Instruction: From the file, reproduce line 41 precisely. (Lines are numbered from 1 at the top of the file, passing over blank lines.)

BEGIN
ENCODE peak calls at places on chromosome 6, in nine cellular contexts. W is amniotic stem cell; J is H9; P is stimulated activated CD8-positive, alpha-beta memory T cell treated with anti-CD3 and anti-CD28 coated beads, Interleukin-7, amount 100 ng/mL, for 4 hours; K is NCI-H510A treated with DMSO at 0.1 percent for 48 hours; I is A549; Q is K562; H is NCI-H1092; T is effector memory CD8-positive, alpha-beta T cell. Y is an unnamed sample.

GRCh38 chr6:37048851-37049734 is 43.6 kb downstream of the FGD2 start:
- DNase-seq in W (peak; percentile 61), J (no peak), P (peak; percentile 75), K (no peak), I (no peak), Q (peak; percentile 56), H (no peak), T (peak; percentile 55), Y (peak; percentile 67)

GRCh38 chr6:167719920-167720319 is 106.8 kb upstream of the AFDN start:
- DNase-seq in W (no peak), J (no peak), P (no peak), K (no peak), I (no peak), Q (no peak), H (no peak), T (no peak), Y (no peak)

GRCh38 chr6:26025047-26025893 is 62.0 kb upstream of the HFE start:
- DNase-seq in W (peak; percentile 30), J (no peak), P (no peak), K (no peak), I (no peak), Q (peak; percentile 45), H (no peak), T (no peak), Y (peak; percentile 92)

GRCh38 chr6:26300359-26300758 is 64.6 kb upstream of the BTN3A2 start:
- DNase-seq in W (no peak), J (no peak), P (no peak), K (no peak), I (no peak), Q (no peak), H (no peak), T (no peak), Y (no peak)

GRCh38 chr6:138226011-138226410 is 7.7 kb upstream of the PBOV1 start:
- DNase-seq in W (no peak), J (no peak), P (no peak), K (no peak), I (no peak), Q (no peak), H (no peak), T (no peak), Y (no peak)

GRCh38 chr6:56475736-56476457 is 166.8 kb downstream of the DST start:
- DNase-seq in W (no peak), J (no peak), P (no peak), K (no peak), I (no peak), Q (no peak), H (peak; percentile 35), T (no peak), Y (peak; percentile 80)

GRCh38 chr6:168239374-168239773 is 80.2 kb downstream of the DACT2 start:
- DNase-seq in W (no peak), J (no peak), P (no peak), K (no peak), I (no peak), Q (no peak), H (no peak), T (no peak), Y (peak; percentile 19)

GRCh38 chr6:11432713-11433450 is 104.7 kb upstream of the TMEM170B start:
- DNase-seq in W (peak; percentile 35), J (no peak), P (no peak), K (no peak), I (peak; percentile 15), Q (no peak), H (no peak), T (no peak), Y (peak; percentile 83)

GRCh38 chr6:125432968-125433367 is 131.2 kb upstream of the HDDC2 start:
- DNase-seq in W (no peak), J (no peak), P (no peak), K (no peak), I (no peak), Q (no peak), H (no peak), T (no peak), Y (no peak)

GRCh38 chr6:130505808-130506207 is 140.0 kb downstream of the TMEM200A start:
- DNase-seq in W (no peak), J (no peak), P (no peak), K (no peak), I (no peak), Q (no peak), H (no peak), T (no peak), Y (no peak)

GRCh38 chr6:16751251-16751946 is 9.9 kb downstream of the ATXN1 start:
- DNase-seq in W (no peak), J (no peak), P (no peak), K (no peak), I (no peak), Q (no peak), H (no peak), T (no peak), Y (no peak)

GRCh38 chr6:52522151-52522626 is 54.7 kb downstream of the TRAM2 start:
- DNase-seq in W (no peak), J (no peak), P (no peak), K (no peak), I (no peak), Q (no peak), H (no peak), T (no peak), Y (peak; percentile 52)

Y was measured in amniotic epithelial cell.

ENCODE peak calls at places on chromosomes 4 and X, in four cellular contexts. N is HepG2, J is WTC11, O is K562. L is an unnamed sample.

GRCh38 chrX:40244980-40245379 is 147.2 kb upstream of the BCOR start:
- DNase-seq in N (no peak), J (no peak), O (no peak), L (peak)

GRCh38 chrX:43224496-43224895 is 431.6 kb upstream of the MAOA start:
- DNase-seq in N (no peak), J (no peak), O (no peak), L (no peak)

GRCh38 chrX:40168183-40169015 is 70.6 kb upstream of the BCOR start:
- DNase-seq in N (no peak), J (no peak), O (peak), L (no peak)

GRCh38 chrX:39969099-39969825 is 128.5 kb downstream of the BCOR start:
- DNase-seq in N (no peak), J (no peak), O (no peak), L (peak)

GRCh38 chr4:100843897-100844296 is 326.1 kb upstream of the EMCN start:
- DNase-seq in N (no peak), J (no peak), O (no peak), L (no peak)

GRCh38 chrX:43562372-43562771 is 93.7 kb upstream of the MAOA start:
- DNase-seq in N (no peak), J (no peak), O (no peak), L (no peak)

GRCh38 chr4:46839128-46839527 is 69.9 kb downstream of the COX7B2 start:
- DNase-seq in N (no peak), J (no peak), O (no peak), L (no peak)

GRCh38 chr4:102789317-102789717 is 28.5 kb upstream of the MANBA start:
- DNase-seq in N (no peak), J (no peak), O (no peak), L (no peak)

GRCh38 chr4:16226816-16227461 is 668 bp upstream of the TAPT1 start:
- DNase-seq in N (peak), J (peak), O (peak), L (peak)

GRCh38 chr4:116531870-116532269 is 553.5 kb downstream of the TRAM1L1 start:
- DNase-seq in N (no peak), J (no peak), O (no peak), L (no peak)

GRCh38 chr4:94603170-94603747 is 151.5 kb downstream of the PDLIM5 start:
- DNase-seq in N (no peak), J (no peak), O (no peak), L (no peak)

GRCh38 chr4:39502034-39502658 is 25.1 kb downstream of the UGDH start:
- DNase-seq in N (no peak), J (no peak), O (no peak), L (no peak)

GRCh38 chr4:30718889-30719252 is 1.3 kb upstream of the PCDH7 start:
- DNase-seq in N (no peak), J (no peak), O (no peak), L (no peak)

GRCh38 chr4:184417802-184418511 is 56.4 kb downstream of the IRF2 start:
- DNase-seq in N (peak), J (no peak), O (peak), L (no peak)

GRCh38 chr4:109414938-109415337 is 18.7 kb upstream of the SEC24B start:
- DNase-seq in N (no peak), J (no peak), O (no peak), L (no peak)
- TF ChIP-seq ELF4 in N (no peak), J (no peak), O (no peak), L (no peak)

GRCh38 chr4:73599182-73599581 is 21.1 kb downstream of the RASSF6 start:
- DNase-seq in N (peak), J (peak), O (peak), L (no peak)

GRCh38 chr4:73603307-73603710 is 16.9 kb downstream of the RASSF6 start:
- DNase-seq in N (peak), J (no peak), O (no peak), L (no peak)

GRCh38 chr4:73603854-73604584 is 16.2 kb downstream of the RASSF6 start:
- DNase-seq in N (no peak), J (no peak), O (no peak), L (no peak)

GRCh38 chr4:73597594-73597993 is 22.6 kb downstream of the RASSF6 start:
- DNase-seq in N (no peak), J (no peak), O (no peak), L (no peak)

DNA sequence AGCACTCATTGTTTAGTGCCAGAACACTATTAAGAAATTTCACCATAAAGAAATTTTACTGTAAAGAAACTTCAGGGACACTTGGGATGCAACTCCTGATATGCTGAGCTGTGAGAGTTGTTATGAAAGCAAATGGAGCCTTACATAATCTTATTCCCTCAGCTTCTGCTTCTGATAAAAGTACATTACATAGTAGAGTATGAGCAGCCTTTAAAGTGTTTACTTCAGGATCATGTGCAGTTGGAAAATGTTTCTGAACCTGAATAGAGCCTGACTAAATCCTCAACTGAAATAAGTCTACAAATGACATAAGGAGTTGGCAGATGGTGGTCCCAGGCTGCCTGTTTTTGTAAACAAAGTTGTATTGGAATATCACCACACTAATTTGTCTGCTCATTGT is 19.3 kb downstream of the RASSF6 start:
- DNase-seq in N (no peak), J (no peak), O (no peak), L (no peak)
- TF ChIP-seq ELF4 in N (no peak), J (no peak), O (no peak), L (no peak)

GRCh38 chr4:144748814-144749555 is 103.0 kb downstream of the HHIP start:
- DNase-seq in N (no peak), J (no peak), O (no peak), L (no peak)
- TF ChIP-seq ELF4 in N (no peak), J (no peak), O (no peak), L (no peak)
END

- DNase-seq in N (no peak), J (no peak), O (no peak), L (no peak)